On Monday 23 September, the museum held a tour looking at 200 years of politicised music, from Peterloo to the present day. Former placement student Gilly Reynolds lead visitors around our galleries and introduced them to the many links between our story and protest music to show us how there have ‘always been ideas worth singing for’. In honour of this, we’ve bought out a few objects from our collection and archive to share with you.
‘Music is a global language that speaks to everyone’ Tony Benn recognised the potency and significance of protest music whilst reminiscing about the movement of the late 1970s Rock Against Racism which utilised guitars and lyrics for clear political purposes; it hoped to smash racism and promote racial equality. Yet music and politics have a long history, in fact you could argue that song has always been seen as a weapon in the armoury of individuals who want to change the world.
From the workers’ songs of the early 1800s which sang for better working conditions to the punk bands of the 1980s who demanded an end to homophobia, music and politics have always been inextricably linked.
The Peterloo Massacre of 1819 was meant to be a peaceful meeting of local radicals campaigning for political reform of parliament. Henry Hunt was the principal speaker at this gathering of thousands of men, women and children wearing their Sunday best, yet within minutes of his speech, his arrest was ordered and the Manchester Yeomanry, followed by the army, were sent in to disperse the crowds. 18 people died as a result of the violence at St. Peters’ Field, and hundreds more were injured. This song book, dating from immediately after Peterloo in 1819, holds songs and poems commemorating the “heroes, whose firm and active zeal has stamped their lasting fame till time shall be no more”. The book is therefore used in order to remember the events and push for political reform.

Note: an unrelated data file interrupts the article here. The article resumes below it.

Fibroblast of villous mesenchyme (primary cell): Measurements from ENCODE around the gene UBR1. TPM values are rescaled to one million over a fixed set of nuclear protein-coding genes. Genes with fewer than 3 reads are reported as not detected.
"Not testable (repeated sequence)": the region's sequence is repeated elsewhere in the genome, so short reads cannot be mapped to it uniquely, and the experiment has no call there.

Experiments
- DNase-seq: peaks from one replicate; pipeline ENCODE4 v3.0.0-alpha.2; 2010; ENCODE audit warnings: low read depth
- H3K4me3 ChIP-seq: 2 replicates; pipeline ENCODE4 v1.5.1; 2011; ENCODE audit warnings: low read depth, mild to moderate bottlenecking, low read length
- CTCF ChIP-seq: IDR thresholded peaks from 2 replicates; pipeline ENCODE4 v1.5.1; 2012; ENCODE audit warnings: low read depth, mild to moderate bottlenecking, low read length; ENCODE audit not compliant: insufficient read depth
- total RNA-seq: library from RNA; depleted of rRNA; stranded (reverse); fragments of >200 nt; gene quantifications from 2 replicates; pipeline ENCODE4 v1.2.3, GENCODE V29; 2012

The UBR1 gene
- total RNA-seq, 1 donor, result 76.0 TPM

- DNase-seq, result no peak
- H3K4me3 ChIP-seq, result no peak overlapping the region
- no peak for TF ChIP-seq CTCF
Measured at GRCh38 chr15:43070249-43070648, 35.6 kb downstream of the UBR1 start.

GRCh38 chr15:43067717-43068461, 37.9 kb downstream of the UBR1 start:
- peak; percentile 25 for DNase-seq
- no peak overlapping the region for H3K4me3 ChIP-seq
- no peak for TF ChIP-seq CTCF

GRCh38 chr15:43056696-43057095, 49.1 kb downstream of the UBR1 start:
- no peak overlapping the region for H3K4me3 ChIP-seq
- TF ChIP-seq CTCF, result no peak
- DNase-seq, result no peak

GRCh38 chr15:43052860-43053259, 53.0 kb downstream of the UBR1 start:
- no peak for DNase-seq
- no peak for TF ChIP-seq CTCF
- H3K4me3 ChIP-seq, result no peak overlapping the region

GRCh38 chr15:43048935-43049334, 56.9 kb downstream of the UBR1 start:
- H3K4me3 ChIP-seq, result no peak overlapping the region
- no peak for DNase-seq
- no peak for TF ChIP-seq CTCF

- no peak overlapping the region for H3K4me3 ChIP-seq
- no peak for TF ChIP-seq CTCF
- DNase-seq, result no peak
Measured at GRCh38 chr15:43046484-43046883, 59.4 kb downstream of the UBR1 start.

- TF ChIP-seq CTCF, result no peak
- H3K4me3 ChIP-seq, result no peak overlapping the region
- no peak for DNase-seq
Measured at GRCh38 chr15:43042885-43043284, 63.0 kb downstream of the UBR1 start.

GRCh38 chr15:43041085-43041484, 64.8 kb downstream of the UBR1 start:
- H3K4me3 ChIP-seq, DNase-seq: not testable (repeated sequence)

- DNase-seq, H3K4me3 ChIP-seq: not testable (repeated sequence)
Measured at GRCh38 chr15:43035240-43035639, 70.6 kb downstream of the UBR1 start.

Protest music and folk songs describing the inequality and poor conditions many faced during the nineteenth century were frequently used by the working classes, and have proved to be a foundation to much of the music used in the English folk revival in the 1960s. For example the song, ‘The Four Loom Weaver’, a classic Lancashire ballad was revived by Ewan MacColl in 1957.
MacColl was an influential singer/ songwriter producing politically inspired folk music for a large portion of the twentieth century. He is said to have been one of the main artists producing protest songs during the folk revival. The PHM hold a number of objects relating to MacColl including this signed portrait and this songbook, taken from his album The Shuttle and the Cage inspired by the everyday life and troubles of miners in Britain.
Miners across Britain have quite often been the inspiration behind many of the folk songs and protest music released in the twentieth century, none more so than during the Miners’ Strike of 1984-5. We hold a fascinating collection of broadsides produced by miners during this period at the People’s History Museum. Illustrated sheets present songs calling for support and recognition of the extremely hard times they were facing. This particular example is a copy by the Nottingham miners union taken from the song ‘It’s miner this, it’s miner that’ written by retired Durham Pit deputy, Jack Purdon.